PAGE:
Food security is an integral part of human security framework and individual access to food is a substantial human right (Sepúlveda et al., 2004).  In Bangladesh, both human security of farmers and human right to food are often compromised due to a mixture of political, economic and environmental factors. Livelihoods of farmer communities are threatened by natural disasters, salinity intrusion and arsenic contamination (Faisal & Parveen, 2004). Given the reliance of rural households on ecosystem services, the consequences of climate change are likely to further exacerbate existing food security risks. At the same time, Bangladesh is one of the top receipts of remittances in South Asian region. In 2013, remittances in Bangladesh accounted for 77% of country’s reserves and 76% of country’s exports (World Bank, 2014). Examining the association between remittances and food security in rural Bangladesh is thus crucial for policy and planning.

The summary analysis conducted here is based on the data from 2010 Household Income and Expenditure Survey (HIES). The graph below shows the predicted probabilities by household remittances. More specifically, households have been divided into those who have been receiving remittances (either from abroad or internal remittances) and those who have not. As can be seen, remittance receiving households are more likely to be food secure as compared to households without remittances. This relationship was found to be statistically significant when the following two aspects of food security were considered: 1) access to food (measured by food expenditure) and 2) food availability (measured by per capita energy intake). Further analysis is required in order to investigate how these associations change when controlling factors are accounted for. These results are likely to have important policy implications for this still predominantly rural country facing a number of economic and environmental challenges.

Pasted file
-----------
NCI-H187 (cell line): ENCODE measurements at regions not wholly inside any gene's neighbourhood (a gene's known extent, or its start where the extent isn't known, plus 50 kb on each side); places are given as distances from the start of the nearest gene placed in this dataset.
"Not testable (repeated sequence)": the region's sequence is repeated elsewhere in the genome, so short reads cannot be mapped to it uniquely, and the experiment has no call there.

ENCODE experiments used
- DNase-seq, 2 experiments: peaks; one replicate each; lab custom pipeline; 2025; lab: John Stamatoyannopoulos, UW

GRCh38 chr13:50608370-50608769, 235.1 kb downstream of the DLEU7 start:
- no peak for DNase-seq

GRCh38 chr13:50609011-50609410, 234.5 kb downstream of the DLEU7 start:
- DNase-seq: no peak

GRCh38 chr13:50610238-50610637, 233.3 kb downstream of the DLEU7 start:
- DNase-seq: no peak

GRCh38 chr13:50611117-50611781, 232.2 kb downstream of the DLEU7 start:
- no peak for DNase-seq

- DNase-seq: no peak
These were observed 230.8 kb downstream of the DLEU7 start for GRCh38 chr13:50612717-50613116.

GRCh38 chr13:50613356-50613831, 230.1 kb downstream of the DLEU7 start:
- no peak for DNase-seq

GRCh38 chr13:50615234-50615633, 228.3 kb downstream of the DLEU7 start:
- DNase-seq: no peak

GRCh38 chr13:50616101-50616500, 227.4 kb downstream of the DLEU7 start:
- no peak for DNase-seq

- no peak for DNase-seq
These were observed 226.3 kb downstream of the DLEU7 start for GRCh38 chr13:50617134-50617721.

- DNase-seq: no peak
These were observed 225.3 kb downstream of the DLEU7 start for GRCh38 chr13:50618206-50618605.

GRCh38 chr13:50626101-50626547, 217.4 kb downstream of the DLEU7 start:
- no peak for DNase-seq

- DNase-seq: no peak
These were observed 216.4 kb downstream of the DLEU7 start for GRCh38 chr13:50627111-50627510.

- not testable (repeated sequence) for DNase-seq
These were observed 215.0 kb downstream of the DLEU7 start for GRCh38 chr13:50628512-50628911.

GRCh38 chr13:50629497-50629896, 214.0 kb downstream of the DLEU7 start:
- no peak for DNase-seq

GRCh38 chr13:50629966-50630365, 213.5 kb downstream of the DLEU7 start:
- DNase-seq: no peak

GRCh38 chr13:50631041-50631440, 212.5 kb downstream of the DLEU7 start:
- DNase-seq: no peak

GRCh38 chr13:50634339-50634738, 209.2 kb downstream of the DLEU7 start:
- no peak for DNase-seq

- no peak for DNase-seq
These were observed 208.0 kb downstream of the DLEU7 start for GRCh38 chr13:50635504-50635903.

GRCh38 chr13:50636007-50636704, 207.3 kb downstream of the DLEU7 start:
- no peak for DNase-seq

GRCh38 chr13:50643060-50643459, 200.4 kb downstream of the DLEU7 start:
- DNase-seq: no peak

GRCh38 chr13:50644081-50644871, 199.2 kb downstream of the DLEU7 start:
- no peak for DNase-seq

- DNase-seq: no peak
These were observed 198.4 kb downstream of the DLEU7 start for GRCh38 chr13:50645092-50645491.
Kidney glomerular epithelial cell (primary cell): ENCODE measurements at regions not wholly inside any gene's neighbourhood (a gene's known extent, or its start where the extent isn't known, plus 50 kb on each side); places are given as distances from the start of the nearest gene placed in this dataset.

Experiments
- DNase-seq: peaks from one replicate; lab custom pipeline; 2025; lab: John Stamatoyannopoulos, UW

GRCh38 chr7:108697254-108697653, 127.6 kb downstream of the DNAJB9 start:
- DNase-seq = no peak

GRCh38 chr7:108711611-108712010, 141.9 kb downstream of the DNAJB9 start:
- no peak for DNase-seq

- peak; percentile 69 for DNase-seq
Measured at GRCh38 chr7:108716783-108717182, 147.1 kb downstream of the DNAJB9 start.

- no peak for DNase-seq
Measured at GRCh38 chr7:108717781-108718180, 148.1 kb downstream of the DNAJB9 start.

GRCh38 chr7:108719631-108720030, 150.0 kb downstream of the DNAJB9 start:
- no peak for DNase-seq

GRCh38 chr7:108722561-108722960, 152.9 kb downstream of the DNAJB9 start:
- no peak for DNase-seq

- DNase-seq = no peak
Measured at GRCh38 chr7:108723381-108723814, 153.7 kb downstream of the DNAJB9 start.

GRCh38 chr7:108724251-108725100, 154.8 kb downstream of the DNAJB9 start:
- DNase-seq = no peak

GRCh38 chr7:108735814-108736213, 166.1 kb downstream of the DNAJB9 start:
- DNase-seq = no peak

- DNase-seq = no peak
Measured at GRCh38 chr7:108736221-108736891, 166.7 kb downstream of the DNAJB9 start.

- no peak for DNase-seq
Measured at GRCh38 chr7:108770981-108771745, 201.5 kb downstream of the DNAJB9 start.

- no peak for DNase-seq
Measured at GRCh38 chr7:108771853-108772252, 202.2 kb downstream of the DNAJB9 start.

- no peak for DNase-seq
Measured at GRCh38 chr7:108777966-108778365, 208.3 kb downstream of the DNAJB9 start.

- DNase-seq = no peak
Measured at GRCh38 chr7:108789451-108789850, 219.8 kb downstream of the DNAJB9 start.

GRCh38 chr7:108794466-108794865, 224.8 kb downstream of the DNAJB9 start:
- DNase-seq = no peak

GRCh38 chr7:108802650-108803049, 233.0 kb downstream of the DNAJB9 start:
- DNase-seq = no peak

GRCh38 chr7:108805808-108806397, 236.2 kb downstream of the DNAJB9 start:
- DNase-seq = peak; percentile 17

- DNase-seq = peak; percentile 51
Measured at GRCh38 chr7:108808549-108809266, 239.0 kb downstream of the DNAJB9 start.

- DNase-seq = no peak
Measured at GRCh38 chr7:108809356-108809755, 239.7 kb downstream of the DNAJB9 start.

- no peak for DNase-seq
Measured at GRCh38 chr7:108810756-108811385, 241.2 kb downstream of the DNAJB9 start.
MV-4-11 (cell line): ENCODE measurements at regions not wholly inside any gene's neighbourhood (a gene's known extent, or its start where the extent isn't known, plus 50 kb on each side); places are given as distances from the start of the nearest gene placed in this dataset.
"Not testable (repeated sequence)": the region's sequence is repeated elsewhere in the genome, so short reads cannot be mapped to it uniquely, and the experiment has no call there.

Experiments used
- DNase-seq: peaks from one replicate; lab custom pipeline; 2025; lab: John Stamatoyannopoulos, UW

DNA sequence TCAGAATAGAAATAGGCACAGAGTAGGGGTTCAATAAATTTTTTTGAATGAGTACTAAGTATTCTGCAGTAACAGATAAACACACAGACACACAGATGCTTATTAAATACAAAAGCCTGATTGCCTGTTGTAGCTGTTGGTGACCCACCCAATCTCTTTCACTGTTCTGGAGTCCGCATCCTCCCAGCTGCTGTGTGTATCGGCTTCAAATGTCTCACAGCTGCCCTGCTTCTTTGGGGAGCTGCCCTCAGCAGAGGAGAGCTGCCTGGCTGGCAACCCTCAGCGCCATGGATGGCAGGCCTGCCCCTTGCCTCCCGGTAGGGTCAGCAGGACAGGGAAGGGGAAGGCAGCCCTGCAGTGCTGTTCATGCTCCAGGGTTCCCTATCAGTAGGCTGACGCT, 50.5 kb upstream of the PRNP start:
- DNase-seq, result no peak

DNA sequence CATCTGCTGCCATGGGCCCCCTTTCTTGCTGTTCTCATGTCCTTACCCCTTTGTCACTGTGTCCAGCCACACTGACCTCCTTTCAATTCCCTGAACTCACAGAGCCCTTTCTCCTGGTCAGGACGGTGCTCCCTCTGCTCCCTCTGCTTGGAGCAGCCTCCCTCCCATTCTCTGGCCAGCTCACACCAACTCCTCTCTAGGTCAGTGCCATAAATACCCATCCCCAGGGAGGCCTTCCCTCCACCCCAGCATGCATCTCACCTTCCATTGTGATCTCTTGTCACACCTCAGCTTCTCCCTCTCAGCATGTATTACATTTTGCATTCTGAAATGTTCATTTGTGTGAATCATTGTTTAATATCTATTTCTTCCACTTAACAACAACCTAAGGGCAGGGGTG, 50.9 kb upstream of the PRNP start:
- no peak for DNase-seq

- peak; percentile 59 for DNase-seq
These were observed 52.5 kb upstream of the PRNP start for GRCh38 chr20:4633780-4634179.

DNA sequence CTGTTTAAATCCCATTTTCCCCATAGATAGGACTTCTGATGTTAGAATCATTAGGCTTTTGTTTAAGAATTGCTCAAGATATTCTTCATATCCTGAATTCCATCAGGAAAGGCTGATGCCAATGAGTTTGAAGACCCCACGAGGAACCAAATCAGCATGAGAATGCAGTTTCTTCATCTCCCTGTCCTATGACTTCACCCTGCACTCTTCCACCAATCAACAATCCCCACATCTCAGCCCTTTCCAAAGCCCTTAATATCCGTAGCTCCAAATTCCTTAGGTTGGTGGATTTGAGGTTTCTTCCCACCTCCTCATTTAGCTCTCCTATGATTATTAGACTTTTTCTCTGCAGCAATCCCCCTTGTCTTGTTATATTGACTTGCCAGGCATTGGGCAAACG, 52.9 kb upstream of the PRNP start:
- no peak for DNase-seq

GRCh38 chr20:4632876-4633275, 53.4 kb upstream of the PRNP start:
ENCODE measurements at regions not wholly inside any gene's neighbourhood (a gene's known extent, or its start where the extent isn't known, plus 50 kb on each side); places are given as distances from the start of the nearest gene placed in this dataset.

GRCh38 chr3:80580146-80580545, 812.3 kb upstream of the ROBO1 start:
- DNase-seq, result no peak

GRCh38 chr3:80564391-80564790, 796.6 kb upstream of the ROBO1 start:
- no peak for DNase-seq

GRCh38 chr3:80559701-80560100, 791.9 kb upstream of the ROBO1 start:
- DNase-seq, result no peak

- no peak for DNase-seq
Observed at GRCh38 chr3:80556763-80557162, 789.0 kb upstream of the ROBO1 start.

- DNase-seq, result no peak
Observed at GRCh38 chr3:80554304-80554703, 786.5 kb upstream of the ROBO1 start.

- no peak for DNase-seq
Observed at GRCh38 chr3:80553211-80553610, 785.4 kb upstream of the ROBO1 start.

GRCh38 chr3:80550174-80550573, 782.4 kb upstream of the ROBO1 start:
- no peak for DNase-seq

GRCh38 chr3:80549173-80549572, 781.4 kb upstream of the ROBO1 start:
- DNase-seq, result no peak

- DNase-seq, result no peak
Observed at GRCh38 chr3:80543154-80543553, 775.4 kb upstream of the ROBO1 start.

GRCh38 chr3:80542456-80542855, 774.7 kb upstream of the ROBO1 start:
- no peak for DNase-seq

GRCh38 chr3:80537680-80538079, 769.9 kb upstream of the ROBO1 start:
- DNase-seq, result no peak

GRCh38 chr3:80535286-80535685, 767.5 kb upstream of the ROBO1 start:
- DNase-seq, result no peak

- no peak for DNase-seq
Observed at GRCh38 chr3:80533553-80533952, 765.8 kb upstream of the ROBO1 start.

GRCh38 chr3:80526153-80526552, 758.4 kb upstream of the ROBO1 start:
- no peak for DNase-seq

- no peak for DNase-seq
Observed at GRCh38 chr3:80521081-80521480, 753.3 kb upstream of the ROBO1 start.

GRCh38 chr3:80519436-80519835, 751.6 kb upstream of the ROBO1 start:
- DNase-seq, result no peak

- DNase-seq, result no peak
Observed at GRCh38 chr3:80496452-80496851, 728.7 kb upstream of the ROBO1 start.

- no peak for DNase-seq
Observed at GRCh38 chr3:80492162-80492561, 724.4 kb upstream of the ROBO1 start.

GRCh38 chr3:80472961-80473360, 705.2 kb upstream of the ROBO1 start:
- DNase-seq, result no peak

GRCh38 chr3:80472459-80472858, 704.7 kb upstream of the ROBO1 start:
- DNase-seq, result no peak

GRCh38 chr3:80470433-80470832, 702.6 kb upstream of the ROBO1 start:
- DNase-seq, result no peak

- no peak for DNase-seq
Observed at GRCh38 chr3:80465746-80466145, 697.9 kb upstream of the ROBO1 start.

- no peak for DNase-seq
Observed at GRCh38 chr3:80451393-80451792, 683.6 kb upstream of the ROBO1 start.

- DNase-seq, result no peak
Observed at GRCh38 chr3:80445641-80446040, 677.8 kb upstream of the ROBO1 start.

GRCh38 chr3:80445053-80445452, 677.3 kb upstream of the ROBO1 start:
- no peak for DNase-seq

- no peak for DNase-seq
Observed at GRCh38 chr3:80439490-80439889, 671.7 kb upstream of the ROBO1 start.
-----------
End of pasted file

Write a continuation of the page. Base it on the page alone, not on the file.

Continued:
Figure 1: Households receiving remittances are significantly more likely to be food secure.
Note: FS denotes “food security”, HH denotes “household”.

References:
FAISAL, I. M. & PARVEEN, S. 2004. Food security in the face of climate change, population growth, and resource constraints: Implications for Bangladesh. Environmental Management,  vol. 34, no. 4, 487-498.
SEPÚLVEDA, M., VAN BANNING, T., GUÐMUNDSDÓTTIR, G., CHAMOUN, C. & VAN GENUGTEN, W. 2004. Human rights reference handbook. 3rd ed. Ciudad Colon: University for Peace. Available:www.hrc.upeace.org/files/human%20rights%20reference%20handbook.pdf.
WORLD BANK. 2014. Migration and Development Brief 23. Migration and Remittances: Recent Developments and Outlook. Available:http://siteresources.worldbank.org/INTPROSPECTS/Resources/334934-1288990760745/MigrationandDevelopmentBrief23.pdf [Accessed 03/01/2015].

This post first appeared on The World Bank’s People Move Blog. Publication does not imply endorsement of views by the World Economic Forum.

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Author: Sylvia Szabo, PhD is a Research Fellow in the division of Social Statistics and Demography at the University of Southampton. Her current research, part of the Belmont Forum funded DELTAS project, focuses on the interlinkages between ecosystem services and poverty in vulnerable delta regions. 

Image: A boy pours water on himself for respite from the heat beside a roadside tap in Dhaka. REUTERS/Rafiqur Rahman